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A prospective study of recreational physical activity and breast cancer risk.
Arch Intern Med 1999; 159(19):2290-6AI

Abstract

BACKGROUND

Increased physical activity has been hypothesized to prevent breast cancer, largely by reducing cumulative lifetime exposure to circulating ovarian hormones. However, epidemiologic findings are inconsistent, and there is no consensus on the best way to quantify physical activity. We thus examined this issue in a large cohort of women, using several different measures of adult physical activity.

METHODS

We analyzed data from the Nurses' Health Study, a prospective study of women aged 30 to 55 years in 1976. In 1980 and on subsequent surveys, women were asked about the average number of hours per week spent in various moderate and vigorous recreational physical activity during the past year. We computed a "baseline-only" (1980) measure of hours per week of physical activity, as well as a cumulative average measure that used updated reports on physical activity. During 16 years of follow-up, we identified 3137 cases of invasive breast cancer (1036 premenopausal and 2101 postmenopausal women). Data were analyzed by use of multivariate pooled logistic regression to produce relative risks of breast cancer, and the associated confidence intervals.

RESULTS

Women who were more physically active in adulthood had a lower risk of breast cancer than those who were less physically active. Comparing those who reported engaging in moderate or vigorous physical activity for 7 or more hours per week with those who engaged in such physical activity for less than 1 hour per week, the relative risk was 0.82 (95% confidence interval, 0.70-0.97), using the cumulative average updating. The dose-response trend was statistically significant (P = .004). Using the baseline-only measure of physical activity produced slightly weaker relative risks.

CONCLUSION

These results contribute to the body of evidence suggesting that higher levels of adult physical activity afford modest protection against breast cancer.

Authors+Show Affiliations

Channing Laboratory, Boston, MA 02115, USA. beverly.rockhill@channing.harvard.edu

Pub Type(s)

Journal Article
Research Support, U.S. Gov't, P.H.S.

Language

eng

PubMed ID

10547168

Citation

Rockhill, B, et al. "A Prospective Study of Recreational Physical Activity and Breast Cancer Risk." Archives of Internal Medicine, vol. 159, no. 19, 1999, pp. 2290-6.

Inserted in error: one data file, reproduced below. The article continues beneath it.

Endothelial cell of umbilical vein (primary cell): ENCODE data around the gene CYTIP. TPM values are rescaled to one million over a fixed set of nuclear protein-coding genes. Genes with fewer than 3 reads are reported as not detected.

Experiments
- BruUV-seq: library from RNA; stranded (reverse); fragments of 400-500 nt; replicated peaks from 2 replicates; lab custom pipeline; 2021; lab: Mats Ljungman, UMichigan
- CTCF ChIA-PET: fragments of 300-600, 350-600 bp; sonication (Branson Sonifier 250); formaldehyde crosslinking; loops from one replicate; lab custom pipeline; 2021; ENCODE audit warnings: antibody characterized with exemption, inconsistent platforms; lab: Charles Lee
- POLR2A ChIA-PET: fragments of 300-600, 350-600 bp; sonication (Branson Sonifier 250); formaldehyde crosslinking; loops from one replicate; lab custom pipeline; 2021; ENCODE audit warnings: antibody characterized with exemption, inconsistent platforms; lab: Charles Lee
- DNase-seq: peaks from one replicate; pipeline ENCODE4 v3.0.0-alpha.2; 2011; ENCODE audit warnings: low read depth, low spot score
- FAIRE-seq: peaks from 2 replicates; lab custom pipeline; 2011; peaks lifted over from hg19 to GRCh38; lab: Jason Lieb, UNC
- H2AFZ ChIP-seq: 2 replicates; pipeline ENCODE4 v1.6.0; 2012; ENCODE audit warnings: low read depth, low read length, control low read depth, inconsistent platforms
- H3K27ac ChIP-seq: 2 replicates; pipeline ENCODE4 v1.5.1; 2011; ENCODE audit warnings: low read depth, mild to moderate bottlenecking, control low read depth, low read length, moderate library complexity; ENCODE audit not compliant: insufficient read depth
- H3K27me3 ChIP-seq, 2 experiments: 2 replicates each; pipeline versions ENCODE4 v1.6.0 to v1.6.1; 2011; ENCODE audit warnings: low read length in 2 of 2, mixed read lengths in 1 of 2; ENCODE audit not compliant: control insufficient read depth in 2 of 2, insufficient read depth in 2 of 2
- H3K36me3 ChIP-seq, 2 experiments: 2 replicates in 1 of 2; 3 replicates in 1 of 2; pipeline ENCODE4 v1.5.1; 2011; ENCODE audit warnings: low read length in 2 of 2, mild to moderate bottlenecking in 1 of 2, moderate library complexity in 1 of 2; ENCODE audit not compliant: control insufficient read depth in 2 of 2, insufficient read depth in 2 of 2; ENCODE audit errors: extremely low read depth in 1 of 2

Rockhill B, Willett WC, Hunter DJ, et al. A prospective study of recreational physical activity and breast cancer risk. Arch Intern Med. 1999;159(19):2290-6.
Rockhill, B., Willett, W. C., Hunter, D. J., Manson, J. E., Hankinson, S. E., & Colditz, G. A. (1999). A prospective study of recreational physical activity and breast cancer risk. Archives of Internal Medicine, 159(19), pp. 2290-6.
Rockhill B, et al. A Prospective Study of Recreational Physical Activity and Breast Cancer Risk. Arch Intern Med. 1999 Oct 25;159(19):2290-6. PubMed PMID: 10547168.
* Article titles in AMA citation format should be in sentence-case
TY - JOUR T1 - A prospective study of recreational physical activity and breast cancer risk. AU - Rockhill,B, AU - Willett,W C, AU - Hunter,D J, AU - Manson,J E, AU - Hankinson,S E, AU - Colditz,G A, PY - 1999/11/5/pubmed PY - 1999/11/5/medline PY - 1999/11/5/entrez SP - 2290 EP - 6 JF - Archives of internal medicine JO - Arch. Intern. Med. VL - 159 IS - 19 N2 - BACKGROUND: Increased physical activity has been hypothesized to prevent breast cancer, largely by reducing cumulative lifetime exposure to circulating ovarian hormones. However, epidemiologic findings are inconsistent, and there is no consensus on the best way to quantify physical activity. We thus examined this issue in a large cohort of women, using several different measures of adult physical activity. METHODS: We analyzed data from the Nurses' Health Study, a prospective study of women aged 30 to 55 years in 1976. In 1980 and on subsequent surveys, women were asked about the average number of hours per week spent in various moderate and vigorous recreational physical activity during the past year. We computed a "baseline-only" (1980) measure of hours per week of physical activity, as well as a cumulative average measure that used updated reports on physical activity. During 16 years of follow-up, we identified 3137 cases of invasive breast cancer (1036 premenopausal and 2101 postmenopausal women). Data were analyzed by use of multivariate pooled logistic regression to produce relative risks of breast cancer, and the associated confidence intervals. RESULTS: Women who were more physically active in adulthood had a lower risk of breast cancer than those who were less physically active. Comparing those who reported engaging in moderate or vigorous physical activity for 7 or more hours per week with those who engaged in such physical activity for less than 1 hour per week, the relative risk was 0.82 (95% confidence interval, 0.70-0.97), using the cumulative average updating. The dose-response trend was statistically significant (P = .004). Using the baseline-only measure of physical activity produced slightly weaker relative risks. CONCLUSION: These results contribute to the body of evidence suggesting that higher levels of adult physical activity afford modest protection against breast cancer. SN - 0003-9926 UR - https://www.unboundmedicine.com/medline/citation/10547168/A_prospective_study_of_recreational_physical_activity_and_breast_cancer_risk_ L2 - https://jamanetwork.com/journals/jamainternalmedicine/fullarticle/vol/159/pg/2290 DB - PRIME DP - Unbound Medicine ER -